Compare global companies with local firms to take a relative value call

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You may want to explore possible substitutes in the same space in the developed markets.

In previous articles, we have articulated why Indian investors must explore investing in companies listed on foreign stock exchanges of developed markets such as the US, EU, UK, and Japan. Now the question is: How do you start understanding and pick potential companies as a part of your global investments?

There are highly structured ways, such as a scientific investing approach, of starting from the full investment universe and narrowing down to a low-risk, high-return investible set of companies with super-normal profit potential, using certain fundamental, financial criteria. We will cover these approaches in future articles.

However, in the current article, we will suggest a very simple way of getting familiar with global companies. Further, this approach allows for a relatively easy-to-understand way of doing a comparative analysis of the unfamiliar or less-familiar foreign company and the more familiar Indian company.

Let’s say you like a couple of footwear companies in the Indian markets. These are highly popular with the investors in Indian markets. However, let’s say they seem a little bit richly valued to you. You may want to explore possible substitutes in the same space in the developed markets.

You can go to a foreign stock screener, such as, the CNBC stock screener for the US markets. You will end up with 13 companies. Instead of just a couple of relevant companies in the Indian market, you will end up with more companies to explore.

Or consider the soft drinks space. While in India you would have only a handful of companies, you would come across nearly 40 companies listed in that space in the US (or North America) markets.

In food products space there would be 100 companies in the US that are listed as against 10-20 here.

Of course, bear in mind that all the above industries are being discussed only illustratively. A mention of any company, industry or sector doesn’t mean that it is being advised as an investment. For that you should do your own analysis (some suggestions are given below) or consult your investment advisor. You can choose any industry and do an exercise similar to the one suggested above. This will provide you a list of potential companies to explore further in the global markets.

Now you can start by choosing a company that already looks familiar to you, possibly a name you have heard as a consumer. The good thing about this approach is that you would probably be familiar with the product or services of that firm.

Even if you are not familiar with the firm, you can search for its profile in CNBC itself and start by reading the basic information about the company. If it looks interesting, then you can start exploring further.

Digging deeper

Typically, these companies will have an investor presentation in which they provide the basic details about the company. You can then start reading the latest annual report with a focus on the consolidated balance sheet, income statement and cash flow. You can also focus on sections such as business overview, competition, and management discussion and analysis. In many cases, the earnings-call transcripts are also provided and can be quite useful in understanding the specific dynamics that are in flux for that company and sector.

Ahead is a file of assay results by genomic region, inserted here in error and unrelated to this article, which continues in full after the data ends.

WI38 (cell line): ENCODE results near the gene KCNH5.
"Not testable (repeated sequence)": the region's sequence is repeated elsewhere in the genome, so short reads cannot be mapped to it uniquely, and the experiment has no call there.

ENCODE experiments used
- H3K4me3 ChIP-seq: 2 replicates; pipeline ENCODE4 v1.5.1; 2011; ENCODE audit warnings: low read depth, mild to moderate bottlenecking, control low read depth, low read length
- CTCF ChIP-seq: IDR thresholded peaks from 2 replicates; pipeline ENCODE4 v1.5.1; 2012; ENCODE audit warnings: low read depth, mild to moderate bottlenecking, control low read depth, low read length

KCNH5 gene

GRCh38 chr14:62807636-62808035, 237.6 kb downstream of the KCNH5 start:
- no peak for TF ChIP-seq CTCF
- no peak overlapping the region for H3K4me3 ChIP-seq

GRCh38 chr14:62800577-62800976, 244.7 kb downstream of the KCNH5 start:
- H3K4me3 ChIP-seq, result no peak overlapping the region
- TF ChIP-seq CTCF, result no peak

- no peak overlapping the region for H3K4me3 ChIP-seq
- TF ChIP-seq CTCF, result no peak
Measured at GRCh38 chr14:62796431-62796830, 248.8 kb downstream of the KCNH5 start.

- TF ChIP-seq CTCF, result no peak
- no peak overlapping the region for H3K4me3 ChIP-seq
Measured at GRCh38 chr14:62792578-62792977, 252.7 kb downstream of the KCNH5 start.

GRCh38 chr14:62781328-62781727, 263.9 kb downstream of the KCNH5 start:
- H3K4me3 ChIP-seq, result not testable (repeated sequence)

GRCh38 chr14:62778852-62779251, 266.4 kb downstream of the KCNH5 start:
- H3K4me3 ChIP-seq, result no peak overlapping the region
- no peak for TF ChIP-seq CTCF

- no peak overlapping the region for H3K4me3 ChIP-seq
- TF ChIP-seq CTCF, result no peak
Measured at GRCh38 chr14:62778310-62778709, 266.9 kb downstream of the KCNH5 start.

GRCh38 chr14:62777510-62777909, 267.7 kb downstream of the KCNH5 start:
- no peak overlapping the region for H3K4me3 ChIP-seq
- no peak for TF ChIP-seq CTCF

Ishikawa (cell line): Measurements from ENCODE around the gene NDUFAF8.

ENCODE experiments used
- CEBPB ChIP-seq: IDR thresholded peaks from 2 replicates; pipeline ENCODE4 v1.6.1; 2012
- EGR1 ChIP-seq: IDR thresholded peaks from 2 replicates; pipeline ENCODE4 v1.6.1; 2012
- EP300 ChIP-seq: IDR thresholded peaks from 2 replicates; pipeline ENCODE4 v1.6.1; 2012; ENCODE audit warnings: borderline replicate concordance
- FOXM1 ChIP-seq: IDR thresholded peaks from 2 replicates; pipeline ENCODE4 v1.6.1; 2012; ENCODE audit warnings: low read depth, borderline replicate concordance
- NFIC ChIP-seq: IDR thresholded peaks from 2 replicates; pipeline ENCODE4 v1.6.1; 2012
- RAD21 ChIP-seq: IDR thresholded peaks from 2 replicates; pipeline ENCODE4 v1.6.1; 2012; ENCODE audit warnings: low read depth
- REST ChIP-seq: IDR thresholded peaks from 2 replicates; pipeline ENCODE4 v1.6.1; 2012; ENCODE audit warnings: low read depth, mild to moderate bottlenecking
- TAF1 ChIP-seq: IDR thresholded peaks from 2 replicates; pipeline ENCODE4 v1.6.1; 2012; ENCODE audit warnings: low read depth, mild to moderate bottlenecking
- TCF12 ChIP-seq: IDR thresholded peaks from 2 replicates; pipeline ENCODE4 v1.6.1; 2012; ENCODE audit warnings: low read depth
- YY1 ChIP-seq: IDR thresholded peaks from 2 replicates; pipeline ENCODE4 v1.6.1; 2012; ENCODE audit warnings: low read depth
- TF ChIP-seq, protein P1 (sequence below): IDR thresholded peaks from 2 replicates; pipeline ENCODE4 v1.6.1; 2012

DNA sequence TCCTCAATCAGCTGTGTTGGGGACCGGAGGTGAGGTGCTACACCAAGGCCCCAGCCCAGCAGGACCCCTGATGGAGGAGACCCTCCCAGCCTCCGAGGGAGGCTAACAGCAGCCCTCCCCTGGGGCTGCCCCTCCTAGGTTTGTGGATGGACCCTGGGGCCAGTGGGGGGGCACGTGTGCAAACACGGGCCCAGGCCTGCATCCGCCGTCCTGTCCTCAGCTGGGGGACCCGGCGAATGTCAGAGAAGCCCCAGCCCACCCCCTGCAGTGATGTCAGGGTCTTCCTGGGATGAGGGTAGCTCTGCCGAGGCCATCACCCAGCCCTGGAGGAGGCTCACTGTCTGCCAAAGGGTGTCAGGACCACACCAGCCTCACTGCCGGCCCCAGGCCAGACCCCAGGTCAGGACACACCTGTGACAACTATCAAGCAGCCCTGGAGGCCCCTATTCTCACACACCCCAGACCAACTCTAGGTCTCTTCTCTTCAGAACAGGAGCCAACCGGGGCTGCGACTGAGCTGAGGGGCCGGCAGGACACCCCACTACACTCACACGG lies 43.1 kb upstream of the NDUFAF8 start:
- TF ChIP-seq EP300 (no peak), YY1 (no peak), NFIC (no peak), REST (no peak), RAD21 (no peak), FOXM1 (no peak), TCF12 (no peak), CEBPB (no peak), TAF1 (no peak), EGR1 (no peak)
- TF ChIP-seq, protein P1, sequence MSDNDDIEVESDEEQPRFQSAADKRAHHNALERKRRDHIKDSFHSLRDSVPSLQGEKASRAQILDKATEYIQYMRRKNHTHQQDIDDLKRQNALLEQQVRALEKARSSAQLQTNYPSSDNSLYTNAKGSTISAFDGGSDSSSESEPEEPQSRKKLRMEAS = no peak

Once you have an understanding of the business, you can start taking a more detailed look at its fundamentals. How much debt does the company have? What do the gross, operating and net margins look like? Does it have enough cash flows to service and repay debt? Are the revenues, earnings and cash flows increasing? What are the return on networth and return on capital? Is it creating value for the shareholders?

With this information, you are ready to do a comparative analysis of this company in terms of fundamentals with the Indian firm and also of the valuations at which both are available. Further, what is the future outlook, especially in terms of growth opportunities, for both the Indian and the global company?

Are the fundamentals, in terms of financial and other resources on the balance sheet, sufficient to support growth? Is there sufficient cash flow to aid growth or will outside capital be required?

Thus, you can start estimating whether the current valuation fully discounts the future prospects. Which of the two companies seem to be more undervalued?

Also, keep in mind that while at a macro level the Indian company will seemingly have higher growth opportunities, it makes sense to calculate the growth rates of revenues, earnings and EPS of the Indian company and also of the global company. In many cases, it will turn out that the global company is growing faster. Further, typically, the global company might also have Indian operations and operations in the US, EU/UK and also China and other emerging markets.

If it turns out that the global company provides better risk-adjusted rewards, then you might consider that for your portfolio rather than the Indian company. If you decide to retain the Indian firm, then at least you now have a better understanding of its positive points in terms of financial fundamentals or business dynamics.

We suggest that you start looking at global markets with these baby steps. In short, the suggestion is to understand the global investment universe with the Indian favourites as the starting point.

Go forth and multiply your wealth!

 

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